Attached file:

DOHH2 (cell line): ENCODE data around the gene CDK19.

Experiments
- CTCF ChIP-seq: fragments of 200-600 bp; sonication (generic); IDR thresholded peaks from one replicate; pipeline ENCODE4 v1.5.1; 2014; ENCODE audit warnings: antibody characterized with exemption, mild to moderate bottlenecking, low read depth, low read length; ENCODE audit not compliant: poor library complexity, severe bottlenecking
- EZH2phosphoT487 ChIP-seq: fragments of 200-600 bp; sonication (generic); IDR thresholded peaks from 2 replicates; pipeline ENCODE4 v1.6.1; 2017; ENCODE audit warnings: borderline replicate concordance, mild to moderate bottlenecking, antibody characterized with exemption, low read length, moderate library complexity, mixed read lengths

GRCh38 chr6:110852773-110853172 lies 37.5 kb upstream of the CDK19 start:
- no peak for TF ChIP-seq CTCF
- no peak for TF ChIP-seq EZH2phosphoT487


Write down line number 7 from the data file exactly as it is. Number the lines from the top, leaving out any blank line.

- no peak for TF ChIP-seq EZH2phosphoT487